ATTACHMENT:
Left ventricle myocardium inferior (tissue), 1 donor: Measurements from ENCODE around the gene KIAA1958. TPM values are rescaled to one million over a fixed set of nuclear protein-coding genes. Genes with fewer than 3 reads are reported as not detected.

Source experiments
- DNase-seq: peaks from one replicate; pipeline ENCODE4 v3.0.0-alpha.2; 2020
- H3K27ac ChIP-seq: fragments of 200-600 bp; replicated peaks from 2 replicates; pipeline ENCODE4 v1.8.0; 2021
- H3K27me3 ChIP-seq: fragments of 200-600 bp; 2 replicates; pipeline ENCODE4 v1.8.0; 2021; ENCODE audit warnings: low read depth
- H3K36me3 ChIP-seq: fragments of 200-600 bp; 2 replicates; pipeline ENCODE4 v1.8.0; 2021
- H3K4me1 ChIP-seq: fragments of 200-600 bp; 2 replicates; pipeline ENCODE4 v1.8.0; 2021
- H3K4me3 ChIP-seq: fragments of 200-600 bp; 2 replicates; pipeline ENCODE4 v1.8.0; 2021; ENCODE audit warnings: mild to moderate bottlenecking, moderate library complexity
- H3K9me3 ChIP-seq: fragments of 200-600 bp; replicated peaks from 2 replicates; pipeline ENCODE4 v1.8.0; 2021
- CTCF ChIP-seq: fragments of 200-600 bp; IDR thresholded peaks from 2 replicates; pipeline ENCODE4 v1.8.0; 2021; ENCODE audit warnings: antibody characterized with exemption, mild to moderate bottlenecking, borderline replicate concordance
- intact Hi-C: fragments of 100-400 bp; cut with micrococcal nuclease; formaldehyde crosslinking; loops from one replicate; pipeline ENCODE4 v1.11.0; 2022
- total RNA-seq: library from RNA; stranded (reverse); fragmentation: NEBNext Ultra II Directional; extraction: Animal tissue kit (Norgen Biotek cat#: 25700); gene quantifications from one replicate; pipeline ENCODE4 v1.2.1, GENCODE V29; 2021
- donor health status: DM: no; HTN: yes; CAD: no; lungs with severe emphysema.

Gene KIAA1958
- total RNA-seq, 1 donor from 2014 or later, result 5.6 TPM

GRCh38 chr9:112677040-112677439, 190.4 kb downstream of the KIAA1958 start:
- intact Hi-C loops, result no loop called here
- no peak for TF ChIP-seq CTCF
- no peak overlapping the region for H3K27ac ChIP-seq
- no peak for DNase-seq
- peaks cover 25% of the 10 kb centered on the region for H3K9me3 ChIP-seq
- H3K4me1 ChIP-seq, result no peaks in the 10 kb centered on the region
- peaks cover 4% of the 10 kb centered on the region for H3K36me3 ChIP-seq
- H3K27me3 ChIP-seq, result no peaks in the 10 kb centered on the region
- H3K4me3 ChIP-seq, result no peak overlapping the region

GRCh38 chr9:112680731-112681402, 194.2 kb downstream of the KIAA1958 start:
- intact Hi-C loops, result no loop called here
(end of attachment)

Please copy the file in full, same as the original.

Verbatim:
Left ventricle myocardium inferior (tissue), 1 donor: Measurements from ENCODE around the gene KIAA1958. TPM values are rescaled to one million over a fixed set of nuclear protein-coding genes. Genes with fewer than 3 reads are reported as not detected.

Source experiments
- DNase-seq: peaks from one replicate; pipeline ENCODE4 v3.0.0-alpha.2; 2020
- H3K27ac ChIP-seq: fragments of 200-600 bp; replicated peaks from 2 replicates; pipeline ENCODE4 v1.8.0; 2021
- H3K27me3 ChIP-seq: fragments of 200-600 bp; 2 replicates; pipeline ENCODE4 v1.8.0; 2021; ENCODE audit warnings: low read depth
- H3K36me3 ChIP-seq: fragments of 200-600 bp; 2 replicates; pipeline ENCODE4 v1.8.0; 2021
- H3K4me1 ChIP-seq: fragments of 200-600 bp; 2 replicates; pipeline ENCODE4 v1.8.0; 2021
- H3K4me3 ChIP-seq: fragments of 200-600 bp; 2 replicates; pipeline ENCODE4 v1.8.0; 2021; ENCODE audit warnings: mild to moderate bottlenecking, moderate library complexity
- H3K9me3 ChIP-seq: fragments of 200-600 bp; replicated peaks from 2 replicates; pipeline ENCODE4 v1.8.0; 2021
- CTCF ChIP-seq: fragments of 200-600 bp; IDR thresholded peaks from 2 replicates; pipeline ENCODE4 v1.8.0; 2021; ENCODE audit warnings: antibody characterized with exemption, mild to moderate bottlenecking, borderline replicate concordance
- intact Hi-C: fragments of 100-400 bp; cut with micrococcal nuclease; formaldehyde crosslinking; loops from one replicate; pipeline ENCODE4 v1.11.0; 2022
- total RNA-seq: library from RNA; stranded (reverse); fragmentation: NEBNext Ultra II Directional; extraction: Animal tissue kit (Norgen Biotek cat#: 25700); gene quantifications from one replicate; pipeline ENCODE4 v1.2.1, GENCODE V29; 2021
- donor health status: DM: no; HTN: yes; CAD: no; lungs with severe emphysema.

Gene KIAA1958
- total RNA-seq, 1 donor from 2014 or later, result 5.6 TPM

GRCh38 chr9:112677040-112677439, 190.4 kb downstream of the KIAA1958 start:
- intact Hi-C loops, result no loop called here
- no peak for TF ChIP-seq CTCF
- no peak overlapping the region for H3K27ac ChIP-seq
- no peak for DNase-seq
- peaks cover 25% of the 10 kb centered on the region for H3K9me3 ChIP-seq
- H3K4me1 ChIP-seq, result no peaks in the 10 kb centered on the region
- peaks cover 4% of the 10 kb centered on the region for H3K36me3 ChIP-seq
- H3K27me3 ChIP-seq, result no peaks in the 10 kb centered on the region
- H3K4me3 ChIP-seq, result no peak overlapping the region

GRCh38 chr9:112680731-112681402, 194.2 kb downstream of the KIAA1958 start:
- intact Hi-C loops, result no loop called here